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St-Émilion, 35km east of Bordeaux, and a short train trip, is an essential visit. The old grey houses of this fortified medieval town straggle down the steep south-hanging slope of a low hill, with the green froth of the summer’s vines crawling over its walls. Many of the growers still keep up the old tradition of planting roses at the ends of the rows, which in pre-pesticide days served as an early-warning system against infection, the idea being that the commonest bug, oidium, went for the roses first, giving three days’ notice of its intentions.

The best way to see St Émilion is on a guided tour. Tours begin at the grotte de l’Ermitage, where it’s said that St Émilion lived as a hermite in the eighth century, sleeping on a stone ledge. The tour continues in the half-ruined Trinity Chapel, which was converted into a cooperage (barrel-makers’) during the Revolution. Striking frescoes are still visible. Across the yard is a passage beneath the belfry leading to the catacombs, where three chambers dug out of the soft limestone were used as an ossuary between the eighth and eleventh centuries.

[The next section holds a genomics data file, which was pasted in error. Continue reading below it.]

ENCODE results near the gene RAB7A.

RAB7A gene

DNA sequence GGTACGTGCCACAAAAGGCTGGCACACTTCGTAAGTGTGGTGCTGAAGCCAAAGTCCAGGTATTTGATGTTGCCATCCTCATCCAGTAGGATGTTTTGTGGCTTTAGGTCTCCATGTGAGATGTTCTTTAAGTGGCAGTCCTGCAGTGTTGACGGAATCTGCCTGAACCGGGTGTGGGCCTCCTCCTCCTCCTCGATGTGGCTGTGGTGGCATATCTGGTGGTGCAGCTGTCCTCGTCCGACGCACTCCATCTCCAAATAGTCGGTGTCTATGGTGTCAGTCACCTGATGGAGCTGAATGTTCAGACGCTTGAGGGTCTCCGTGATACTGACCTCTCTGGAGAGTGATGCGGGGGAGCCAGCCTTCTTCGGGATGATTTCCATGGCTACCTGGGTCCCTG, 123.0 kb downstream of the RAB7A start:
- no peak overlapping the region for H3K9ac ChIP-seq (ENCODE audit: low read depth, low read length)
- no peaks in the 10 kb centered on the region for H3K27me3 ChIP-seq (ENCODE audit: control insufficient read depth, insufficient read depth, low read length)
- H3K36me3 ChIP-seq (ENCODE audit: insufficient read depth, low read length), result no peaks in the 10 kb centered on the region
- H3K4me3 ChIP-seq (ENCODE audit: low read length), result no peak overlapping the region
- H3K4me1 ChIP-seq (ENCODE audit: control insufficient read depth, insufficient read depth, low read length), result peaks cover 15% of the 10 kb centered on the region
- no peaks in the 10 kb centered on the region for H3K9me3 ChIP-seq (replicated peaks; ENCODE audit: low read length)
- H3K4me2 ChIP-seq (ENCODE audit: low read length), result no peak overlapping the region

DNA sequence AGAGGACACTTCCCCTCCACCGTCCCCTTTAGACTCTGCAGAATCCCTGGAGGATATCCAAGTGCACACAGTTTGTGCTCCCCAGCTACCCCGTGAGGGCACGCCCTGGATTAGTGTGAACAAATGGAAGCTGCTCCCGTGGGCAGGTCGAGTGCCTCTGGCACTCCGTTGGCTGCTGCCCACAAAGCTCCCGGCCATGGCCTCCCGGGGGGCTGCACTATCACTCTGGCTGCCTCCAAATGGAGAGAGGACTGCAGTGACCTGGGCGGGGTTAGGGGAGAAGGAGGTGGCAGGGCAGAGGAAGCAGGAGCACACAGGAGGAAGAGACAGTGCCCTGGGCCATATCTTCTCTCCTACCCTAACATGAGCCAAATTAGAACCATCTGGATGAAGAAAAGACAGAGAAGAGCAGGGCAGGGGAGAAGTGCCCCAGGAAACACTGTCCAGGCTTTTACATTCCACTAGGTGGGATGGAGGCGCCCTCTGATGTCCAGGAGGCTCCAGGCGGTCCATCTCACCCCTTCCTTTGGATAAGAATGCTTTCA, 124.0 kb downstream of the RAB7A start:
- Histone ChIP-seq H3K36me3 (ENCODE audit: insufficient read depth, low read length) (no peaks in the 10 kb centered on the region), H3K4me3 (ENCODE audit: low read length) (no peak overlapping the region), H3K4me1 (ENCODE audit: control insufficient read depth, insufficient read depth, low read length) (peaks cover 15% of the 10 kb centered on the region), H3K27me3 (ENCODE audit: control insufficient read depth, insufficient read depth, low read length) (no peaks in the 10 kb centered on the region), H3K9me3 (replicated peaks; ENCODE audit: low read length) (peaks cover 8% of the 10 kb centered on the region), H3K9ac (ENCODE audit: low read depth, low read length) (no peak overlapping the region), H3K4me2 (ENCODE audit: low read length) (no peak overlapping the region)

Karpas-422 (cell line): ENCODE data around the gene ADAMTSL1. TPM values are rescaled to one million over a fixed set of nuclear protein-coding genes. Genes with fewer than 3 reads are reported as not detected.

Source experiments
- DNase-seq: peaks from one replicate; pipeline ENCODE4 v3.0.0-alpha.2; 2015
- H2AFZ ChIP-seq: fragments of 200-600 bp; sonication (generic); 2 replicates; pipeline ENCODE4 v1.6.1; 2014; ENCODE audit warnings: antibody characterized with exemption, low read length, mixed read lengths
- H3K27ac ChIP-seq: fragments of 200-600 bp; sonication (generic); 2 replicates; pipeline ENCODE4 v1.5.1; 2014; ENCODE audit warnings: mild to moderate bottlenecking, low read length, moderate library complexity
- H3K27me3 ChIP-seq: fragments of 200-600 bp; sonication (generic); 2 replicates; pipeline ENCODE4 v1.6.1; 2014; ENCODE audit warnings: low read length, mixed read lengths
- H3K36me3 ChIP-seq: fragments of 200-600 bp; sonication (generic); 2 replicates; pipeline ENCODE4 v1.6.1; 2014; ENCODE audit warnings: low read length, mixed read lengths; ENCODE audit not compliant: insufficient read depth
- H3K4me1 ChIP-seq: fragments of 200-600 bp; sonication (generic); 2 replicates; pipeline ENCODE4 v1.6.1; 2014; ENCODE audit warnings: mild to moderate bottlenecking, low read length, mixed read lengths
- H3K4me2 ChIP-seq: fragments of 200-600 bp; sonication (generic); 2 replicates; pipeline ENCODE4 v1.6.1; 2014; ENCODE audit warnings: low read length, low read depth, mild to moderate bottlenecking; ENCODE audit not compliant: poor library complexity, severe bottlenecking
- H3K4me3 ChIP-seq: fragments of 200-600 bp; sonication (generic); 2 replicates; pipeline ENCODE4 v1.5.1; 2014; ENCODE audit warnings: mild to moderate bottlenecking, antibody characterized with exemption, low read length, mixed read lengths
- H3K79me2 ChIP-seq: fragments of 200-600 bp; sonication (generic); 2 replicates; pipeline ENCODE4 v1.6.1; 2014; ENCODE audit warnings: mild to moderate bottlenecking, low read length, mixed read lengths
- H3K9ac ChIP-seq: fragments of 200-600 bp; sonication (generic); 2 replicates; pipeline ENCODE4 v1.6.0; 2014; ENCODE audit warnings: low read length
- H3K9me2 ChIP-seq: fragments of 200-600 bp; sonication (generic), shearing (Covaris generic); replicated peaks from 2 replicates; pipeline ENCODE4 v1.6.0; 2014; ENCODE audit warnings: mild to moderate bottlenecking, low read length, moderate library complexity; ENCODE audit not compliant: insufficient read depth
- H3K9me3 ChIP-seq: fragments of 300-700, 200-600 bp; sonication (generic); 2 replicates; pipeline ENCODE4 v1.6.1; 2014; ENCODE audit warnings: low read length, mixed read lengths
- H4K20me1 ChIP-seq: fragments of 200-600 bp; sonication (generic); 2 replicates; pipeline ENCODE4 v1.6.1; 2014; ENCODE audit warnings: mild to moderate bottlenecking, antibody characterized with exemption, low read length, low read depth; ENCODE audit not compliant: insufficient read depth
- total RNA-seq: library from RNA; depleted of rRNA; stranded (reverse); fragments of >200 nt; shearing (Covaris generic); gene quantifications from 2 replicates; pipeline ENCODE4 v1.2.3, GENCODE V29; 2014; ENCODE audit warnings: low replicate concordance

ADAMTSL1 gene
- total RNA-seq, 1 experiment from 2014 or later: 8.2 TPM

Below is the church itself. Simple and huge, the entire structure – barrel vaulting, great square piers and all – was hacked out of the rock. The interior was once painted, but only faint traces survived the Revolution, when it was used as a gunpowder factory. Every June the wine council – La Jurade – assembles here in red robes to judge last year’s wine and decide whether each viticulteur’s produce deserves the appellation contrôlée rating.

 

 

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